The Economy by
Publication Date: 2017-11-21
The only introductory economics text to equip students to address today's pressing problems by mastering the conceptual and quantitative tools of contemporary economics. OUP has partnered with the international collaborative project of CORE researchers and teachers to bring students a book and learning system that complements and enhances CORE's open-access online e-book.The Economy: * is a new approach that integrates recent developments in economics including contract theory, strategic interaction, behavioural economics and financial instability * challenges students to address inequality, climate change, economic instability, wealth creation and innovation and other problems* provides a unified treatment of micro- and macroeconomics * motivates all models and concepts by evidence and real-world applications * uses interactive student-paced model-building * has been adopted as the standard principles course at University College London, Sciences Po Paris and the Toulouse School of Economics A new economics for the principles course The Economy begins with social interactions using elementary game theory and institutions modelled as rules of the game. This provides the basis for a modern treatment of markets including price-making as well as price-taking, the exercise of power, and the importance of social norms and adjustmentto disequilibria. Introducing labour and credit markets with incomplete contracts allows a consistent treatment of aggregate employment and fluctuations without the need for ad hoc sticky price and wage assumptions. Banks create money by extending credit and a central bank seeks to implement a target inflation rate. Growth and instability are illustrated from the Great Depression, through the post-war golden age of capitalism through to the financial crisis and ensuing uncertainties. Students acquire an understanding of the past and current evolution of the economy in its social and environmental context,equipping them to marshal evidence and articulate positions about contemporary policy issues. Pedagogical features * Economist in Action videos by Al Roth, James Heckman, Thomas Piketty, and others give students a glimpse of what economists do and how they engage in real policy questions* How economists learn from facts boxes introduce students to research practice including how to identify causation using experiments and other methods* When economists disagree features engage the student with evidence and controversies * The Read more suggestions direct the reader to resources they can consult to take their learning further* Student-paced interactive diagrams suited to diverse learner capabilities are available within the CORE open access ebook available here: http://www.core-econ.org/* Multiple-choice questions (with explanations of correct and incorrect answers) allow students to self-test their understanding * Great Economists panels showcase a range of influential thinkers who have shaped the path of economics* Definitions explain important terms right where needed* Einsteins provide an opportunity for readers to explore the quantitative aspects of the topics under discussion in more detail* Online Leibniz calculus supplements provide a calculus-based course option, enhancing flexibility of use.The Economy is further augmented by the online learning and assessment tool, Dashboard, making it the complete solution for teaching and learning the principles of economics. Additional support resources for the lecturer include: * Lecture slides plus animated slides of all figures and charts* 250 data sets in Excel for student exercises* Unit by unit guides to teaching* Suggested course structures for standalone micro and macro, and a course for non-majorsThe use of The Economy also brings to lecturers membership of a growing global network of curriculum innovators changing how economics is taught worldwide.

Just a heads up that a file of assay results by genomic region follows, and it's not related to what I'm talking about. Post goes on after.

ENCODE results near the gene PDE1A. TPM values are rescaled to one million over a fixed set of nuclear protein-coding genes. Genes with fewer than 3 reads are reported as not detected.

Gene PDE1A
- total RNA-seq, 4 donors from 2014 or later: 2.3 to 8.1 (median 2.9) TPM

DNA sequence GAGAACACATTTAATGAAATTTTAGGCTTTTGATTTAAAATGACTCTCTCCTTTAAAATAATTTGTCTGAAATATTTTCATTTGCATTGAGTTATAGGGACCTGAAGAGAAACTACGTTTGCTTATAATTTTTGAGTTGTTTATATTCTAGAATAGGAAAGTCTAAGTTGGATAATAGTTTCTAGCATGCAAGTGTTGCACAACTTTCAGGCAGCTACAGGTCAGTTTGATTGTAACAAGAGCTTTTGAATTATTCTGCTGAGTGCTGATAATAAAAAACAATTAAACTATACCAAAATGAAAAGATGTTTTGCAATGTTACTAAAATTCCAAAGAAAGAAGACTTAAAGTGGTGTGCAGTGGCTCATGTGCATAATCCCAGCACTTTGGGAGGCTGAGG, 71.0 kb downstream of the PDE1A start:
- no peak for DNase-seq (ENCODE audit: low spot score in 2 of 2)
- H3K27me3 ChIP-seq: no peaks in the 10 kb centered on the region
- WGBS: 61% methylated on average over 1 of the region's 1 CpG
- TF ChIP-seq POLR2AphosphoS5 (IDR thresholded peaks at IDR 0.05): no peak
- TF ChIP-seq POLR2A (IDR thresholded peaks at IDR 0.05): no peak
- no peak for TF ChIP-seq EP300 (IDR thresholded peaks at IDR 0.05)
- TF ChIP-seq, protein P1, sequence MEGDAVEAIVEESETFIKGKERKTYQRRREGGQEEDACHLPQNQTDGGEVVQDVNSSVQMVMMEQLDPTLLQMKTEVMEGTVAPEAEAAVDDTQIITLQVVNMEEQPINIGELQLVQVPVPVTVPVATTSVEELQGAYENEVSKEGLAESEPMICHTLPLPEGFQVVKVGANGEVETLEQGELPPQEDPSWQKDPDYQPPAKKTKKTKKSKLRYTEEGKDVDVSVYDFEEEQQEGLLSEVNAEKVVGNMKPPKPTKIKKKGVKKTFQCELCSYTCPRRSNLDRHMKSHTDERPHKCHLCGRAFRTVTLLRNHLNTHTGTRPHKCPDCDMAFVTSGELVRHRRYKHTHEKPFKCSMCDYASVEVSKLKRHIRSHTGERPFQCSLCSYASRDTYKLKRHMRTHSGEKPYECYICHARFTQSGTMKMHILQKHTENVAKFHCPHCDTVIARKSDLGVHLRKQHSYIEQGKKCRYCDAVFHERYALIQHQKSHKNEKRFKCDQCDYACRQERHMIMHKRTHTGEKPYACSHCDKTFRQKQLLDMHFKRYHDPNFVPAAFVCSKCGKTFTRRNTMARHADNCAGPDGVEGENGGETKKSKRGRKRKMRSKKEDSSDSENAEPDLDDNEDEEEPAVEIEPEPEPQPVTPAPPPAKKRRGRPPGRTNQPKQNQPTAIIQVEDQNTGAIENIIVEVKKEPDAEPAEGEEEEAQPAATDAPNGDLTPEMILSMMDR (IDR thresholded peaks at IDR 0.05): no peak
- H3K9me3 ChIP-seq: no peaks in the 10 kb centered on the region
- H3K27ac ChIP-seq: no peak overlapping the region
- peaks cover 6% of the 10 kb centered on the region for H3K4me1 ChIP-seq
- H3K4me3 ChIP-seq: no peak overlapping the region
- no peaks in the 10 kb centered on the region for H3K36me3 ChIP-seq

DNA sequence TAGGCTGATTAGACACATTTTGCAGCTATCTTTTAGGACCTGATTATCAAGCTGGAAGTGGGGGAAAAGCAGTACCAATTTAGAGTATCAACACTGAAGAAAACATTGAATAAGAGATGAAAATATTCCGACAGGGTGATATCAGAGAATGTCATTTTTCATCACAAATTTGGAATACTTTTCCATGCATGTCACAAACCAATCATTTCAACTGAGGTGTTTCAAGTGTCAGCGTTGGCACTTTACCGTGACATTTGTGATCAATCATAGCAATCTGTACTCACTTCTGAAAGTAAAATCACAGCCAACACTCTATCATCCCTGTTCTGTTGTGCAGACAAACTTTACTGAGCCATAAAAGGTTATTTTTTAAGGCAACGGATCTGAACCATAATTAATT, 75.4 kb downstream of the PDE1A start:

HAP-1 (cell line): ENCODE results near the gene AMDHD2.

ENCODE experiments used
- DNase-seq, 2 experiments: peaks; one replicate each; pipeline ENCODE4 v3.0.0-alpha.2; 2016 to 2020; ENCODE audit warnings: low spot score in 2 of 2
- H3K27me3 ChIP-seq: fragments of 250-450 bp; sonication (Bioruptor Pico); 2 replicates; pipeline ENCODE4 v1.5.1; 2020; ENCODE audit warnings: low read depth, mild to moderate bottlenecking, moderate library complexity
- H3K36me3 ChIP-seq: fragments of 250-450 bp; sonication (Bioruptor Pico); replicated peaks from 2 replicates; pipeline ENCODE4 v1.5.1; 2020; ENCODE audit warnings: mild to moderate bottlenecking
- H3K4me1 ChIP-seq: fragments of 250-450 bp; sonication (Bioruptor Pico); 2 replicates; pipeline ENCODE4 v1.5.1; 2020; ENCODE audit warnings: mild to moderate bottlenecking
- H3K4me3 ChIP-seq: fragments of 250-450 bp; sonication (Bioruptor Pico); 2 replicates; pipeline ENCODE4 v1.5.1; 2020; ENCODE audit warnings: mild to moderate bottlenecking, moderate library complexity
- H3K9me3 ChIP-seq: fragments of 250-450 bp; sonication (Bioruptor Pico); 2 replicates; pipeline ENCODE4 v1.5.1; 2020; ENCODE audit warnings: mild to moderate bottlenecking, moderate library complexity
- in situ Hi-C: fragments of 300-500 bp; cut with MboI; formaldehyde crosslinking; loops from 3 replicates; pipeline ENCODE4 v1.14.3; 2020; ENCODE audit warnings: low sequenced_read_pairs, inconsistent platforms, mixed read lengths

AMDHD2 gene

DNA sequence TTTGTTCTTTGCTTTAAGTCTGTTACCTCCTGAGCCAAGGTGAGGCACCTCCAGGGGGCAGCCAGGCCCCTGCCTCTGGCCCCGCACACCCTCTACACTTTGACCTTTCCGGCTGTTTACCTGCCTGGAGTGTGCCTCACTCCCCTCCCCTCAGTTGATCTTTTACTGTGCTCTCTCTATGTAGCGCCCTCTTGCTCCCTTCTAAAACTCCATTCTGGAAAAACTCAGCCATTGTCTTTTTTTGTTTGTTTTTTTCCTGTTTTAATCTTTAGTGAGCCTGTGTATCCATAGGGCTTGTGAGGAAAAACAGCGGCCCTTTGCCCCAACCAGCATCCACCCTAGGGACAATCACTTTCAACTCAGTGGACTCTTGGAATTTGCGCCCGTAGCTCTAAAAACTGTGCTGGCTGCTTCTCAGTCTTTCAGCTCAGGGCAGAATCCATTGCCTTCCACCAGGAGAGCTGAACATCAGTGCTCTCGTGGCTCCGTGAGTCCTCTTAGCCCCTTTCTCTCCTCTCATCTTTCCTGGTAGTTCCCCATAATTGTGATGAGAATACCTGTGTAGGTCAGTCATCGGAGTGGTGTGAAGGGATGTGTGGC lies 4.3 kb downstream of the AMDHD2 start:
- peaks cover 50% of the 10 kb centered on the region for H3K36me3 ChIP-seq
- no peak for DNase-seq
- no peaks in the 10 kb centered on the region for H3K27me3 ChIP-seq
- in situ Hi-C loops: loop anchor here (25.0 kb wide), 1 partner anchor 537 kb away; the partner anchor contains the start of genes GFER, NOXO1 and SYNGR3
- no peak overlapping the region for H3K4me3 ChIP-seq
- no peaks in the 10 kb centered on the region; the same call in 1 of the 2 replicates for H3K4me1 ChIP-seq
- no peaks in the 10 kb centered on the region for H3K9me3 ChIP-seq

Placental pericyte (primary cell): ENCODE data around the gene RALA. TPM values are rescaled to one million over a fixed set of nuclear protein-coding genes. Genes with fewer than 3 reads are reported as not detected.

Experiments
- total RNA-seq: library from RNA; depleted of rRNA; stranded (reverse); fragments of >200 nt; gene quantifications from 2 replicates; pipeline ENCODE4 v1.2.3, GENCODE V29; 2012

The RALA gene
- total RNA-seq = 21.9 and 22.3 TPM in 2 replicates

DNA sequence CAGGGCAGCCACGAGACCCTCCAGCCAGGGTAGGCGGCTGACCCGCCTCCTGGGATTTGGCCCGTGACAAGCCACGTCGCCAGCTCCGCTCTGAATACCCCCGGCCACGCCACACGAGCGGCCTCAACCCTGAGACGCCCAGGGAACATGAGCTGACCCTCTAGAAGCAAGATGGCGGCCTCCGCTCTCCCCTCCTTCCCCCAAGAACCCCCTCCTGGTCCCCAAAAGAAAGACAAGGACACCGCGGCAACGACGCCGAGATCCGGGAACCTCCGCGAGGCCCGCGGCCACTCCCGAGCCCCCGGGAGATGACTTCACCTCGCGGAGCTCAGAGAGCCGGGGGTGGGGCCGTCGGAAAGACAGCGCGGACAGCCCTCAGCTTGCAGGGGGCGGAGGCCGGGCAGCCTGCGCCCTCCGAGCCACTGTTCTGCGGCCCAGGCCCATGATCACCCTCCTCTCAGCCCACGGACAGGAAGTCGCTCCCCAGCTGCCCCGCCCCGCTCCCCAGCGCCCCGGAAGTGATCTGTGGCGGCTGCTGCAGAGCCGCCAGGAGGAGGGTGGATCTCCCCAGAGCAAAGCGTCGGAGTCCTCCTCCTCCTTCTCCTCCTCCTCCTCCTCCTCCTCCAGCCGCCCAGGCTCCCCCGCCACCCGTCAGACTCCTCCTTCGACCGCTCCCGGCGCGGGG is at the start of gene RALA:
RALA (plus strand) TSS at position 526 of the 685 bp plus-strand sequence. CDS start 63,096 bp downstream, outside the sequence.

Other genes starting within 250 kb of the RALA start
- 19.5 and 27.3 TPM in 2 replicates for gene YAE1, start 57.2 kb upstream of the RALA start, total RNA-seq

The End of Theory: Financial Crises, The Failure of Economics, and the Sweep of Human Interaction by
Call Number: HB3783.B665 2017 (EBL)
Publication Date: Princeton, 2017. $29.95